My Time in Rwanda – Priyanka Jayanthi

On the afternoon of Monday, July 9, I arrived at the Indianapolis airport feeling quite anxious about my upcoming journey. I have been fortunate enough to travel to many different places before, but this was my first time to an African country and given Rwanda’s history, I had no idea what to expect. I was very much looking forward to meeting the kids at the camp, as well as seeing my awesome writing partner, Khafeeon, again. We flew from Indy to Chicago to Belgium to Kigali. The moment we stepped off the plane in Kigali, I was first grateful to have the chance to stretch my legs and then I took a good look around. I was very tired so it still hadn’t really hit me that I was actually in Rwanda. After going through customs and baggage claim, we met Simon Peter and Abdul and then along with some hot chappati, made our way to our hotel for the evening. As we drove through Kigali, I was struck by how similar it was to Bombay, India which I have been to many times. I wasn’t expecting that at all and it made it a little more difficult to experience the awe of being in Rwanda for the first time. But I was reunited with Khafeeon which was a lot of fun.

For our first day in Kigali, we went to visit the Genocide Memorial Museum. There was a very nice fountain with a flame out front. I thought that the museum was very well done and quite powerful. I liked how they had pictures and videos dispersed throughout the museum. After the museum, we started the 2 ½ hour drive to Musanze. We had some excitement along the way when we got a flat tire! I was surprised when a young man who was walking along the road just stopped and helped Abdul change the tire without even being asked. I realized that that kind of thing would never happen in the U.S., or it would be a very rare occurrence. Once the tire was fixed, we finished the very scenic ride to the house I would call home for the next two weeks.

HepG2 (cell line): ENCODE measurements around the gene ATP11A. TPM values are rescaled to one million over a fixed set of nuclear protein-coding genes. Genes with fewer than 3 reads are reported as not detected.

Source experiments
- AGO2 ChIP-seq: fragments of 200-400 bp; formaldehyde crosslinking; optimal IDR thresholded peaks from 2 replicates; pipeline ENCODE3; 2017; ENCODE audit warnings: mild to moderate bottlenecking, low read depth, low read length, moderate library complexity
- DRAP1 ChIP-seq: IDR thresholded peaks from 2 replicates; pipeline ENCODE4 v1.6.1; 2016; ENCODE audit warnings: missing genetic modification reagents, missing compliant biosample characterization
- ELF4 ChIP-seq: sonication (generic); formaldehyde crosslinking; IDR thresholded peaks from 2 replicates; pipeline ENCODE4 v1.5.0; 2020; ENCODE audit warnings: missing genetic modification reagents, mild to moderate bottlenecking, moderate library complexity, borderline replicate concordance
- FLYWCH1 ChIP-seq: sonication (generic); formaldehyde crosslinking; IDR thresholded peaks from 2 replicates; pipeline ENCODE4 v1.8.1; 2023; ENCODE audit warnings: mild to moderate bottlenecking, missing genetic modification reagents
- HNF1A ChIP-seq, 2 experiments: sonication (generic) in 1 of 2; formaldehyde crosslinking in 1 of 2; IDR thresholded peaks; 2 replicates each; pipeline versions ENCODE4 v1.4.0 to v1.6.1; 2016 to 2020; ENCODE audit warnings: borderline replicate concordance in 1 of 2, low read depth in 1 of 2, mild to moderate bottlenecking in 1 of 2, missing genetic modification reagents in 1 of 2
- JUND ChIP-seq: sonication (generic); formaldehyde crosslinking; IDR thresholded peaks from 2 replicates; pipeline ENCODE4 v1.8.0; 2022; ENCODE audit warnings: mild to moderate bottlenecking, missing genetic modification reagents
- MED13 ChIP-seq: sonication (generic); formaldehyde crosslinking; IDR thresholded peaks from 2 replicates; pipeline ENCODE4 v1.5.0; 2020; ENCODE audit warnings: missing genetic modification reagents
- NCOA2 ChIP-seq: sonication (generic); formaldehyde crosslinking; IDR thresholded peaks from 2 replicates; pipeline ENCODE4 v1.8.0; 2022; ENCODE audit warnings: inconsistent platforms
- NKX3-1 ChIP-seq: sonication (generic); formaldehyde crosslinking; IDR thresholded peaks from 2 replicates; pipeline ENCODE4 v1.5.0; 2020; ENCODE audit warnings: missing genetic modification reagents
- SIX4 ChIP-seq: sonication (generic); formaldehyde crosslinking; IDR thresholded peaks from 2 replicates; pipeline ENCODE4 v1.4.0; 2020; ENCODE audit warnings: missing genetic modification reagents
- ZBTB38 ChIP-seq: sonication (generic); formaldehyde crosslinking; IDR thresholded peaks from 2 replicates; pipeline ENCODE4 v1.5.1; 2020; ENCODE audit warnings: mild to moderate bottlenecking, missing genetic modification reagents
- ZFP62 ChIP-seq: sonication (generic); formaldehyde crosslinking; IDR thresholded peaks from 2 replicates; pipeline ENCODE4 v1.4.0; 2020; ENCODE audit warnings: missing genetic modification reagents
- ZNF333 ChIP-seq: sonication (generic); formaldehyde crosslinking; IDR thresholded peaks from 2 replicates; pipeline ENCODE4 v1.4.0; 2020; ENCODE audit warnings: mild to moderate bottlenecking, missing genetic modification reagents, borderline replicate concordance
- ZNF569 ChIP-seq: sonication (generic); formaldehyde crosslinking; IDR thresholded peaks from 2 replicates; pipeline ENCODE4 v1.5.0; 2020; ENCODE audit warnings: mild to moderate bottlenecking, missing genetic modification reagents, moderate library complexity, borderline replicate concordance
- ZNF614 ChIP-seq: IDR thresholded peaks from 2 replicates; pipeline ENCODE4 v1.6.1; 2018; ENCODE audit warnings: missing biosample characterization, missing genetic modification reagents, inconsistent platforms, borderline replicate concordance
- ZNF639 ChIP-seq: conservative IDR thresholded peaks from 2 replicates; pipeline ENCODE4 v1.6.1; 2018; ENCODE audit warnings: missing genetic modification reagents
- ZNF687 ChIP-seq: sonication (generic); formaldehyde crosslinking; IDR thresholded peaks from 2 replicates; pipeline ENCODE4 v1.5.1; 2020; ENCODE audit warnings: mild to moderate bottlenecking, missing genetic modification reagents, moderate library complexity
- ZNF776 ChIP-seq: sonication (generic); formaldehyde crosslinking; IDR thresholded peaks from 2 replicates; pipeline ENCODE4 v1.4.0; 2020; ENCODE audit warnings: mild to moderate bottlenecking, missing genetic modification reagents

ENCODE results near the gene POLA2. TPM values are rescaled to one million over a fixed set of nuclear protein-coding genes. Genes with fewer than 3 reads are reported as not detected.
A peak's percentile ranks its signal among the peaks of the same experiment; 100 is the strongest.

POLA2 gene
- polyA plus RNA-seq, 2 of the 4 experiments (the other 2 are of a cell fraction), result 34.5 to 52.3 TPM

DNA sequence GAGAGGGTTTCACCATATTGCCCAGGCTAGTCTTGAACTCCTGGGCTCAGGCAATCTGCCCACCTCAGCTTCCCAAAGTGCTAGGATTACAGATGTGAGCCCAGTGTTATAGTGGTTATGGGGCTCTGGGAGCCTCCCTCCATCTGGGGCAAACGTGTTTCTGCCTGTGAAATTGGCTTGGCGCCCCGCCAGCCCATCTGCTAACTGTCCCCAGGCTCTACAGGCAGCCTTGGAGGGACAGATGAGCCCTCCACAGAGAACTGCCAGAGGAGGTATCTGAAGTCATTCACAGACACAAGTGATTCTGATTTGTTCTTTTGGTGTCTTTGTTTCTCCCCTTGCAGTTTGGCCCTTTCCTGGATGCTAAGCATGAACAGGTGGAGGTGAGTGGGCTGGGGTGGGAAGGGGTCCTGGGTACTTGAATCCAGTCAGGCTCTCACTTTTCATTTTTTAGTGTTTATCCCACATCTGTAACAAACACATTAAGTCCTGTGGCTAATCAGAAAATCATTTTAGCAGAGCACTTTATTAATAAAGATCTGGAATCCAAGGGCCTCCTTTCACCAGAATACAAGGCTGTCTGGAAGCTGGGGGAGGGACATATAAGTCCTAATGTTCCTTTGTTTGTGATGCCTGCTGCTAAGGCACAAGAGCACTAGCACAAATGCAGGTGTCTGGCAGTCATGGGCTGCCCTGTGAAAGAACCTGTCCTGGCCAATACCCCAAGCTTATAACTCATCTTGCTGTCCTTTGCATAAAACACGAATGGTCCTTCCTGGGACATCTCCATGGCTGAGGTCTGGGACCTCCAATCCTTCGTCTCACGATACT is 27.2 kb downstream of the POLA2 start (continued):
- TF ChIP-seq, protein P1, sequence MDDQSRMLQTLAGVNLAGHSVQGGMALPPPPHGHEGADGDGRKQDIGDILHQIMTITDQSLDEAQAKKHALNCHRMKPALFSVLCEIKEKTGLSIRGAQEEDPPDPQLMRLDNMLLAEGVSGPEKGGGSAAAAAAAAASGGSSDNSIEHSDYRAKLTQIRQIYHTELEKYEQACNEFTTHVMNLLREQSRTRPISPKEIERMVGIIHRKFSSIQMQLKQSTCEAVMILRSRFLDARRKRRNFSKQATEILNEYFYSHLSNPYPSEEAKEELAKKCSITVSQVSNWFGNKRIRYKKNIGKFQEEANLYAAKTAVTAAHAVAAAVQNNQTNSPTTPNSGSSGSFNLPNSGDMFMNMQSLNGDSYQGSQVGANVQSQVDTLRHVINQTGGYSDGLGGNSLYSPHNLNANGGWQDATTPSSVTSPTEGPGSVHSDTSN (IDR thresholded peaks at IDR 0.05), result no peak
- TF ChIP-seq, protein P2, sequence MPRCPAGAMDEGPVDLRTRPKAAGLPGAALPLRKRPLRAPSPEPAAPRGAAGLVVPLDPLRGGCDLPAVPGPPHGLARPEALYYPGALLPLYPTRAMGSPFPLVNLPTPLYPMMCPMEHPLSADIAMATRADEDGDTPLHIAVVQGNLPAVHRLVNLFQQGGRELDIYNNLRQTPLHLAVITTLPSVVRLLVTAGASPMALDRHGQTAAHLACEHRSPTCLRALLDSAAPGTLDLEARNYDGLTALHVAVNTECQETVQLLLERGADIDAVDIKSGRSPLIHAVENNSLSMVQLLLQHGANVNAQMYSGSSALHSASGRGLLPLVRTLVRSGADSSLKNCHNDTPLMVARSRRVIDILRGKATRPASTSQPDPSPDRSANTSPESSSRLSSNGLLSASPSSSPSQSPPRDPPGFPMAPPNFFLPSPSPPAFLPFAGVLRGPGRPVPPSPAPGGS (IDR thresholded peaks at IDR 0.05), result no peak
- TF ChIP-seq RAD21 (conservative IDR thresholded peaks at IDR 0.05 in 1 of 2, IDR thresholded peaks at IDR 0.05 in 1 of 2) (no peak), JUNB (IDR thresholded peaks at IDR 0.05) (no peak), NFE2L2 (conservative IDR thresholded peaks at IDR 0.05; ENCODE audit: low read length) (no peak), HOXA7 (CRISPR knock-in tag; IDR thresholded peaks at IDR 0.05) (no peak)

The next day, we walked up to the school to pass out the books. I didn’t really have a definite picture of what the school would look like in my mind, but it definitely wasn’t what I expected. First, there is a dirt road leading up to the school and then a bridge made out of logs. The school itself is made up of a few buildings spread out on this hill. The P6 kids were taking an exam on the front lawn when we first arrived so we did some lesson planning while we waited. After we passed out the books to them, Khafeeon, Aaricka, A’Kayla, Caleb and I read two stories from the book to them. One was the story that Khaf and I wrote and the other was a story that was written by one of the P6 kids. I enjoyed that part because we got to meet the kid who wrote the story and we had him stand up and everything. Passing out the books to the younger kids in the afternoon was the complete opposite. Those kids were very energetic. They kept swarming us and asking for a book. Khafeeon and I went into a couple different classrooms to pass out books and we read a story to each one. There was one class with 110 kids in it; it was crazy. A lot of kids kept trying to hide the book they originally got and asked for a new one. Knowing that these books are they only ones they own made me kind of sad that we couldn’t give them a second one, but it also would make no sense to give them the exact same book.

Students receive their copy of The World is Our Home.

One day, we also stopped off at Prefer Preschool and got to play with the kids for a little while. That was a lot of fun. They were very eager to play with us. I ended up sitting in a circle with four kids building with blocks. I felt a little awkward since I couldn’t really communicate with them besides asking their names and how they were doing. One girl was fascinated with the hair bands on my wrist and kept trying to take them off. I wish we could have gotten to spend some more time with them, but I’m sure they would have tired us out fairly quickly.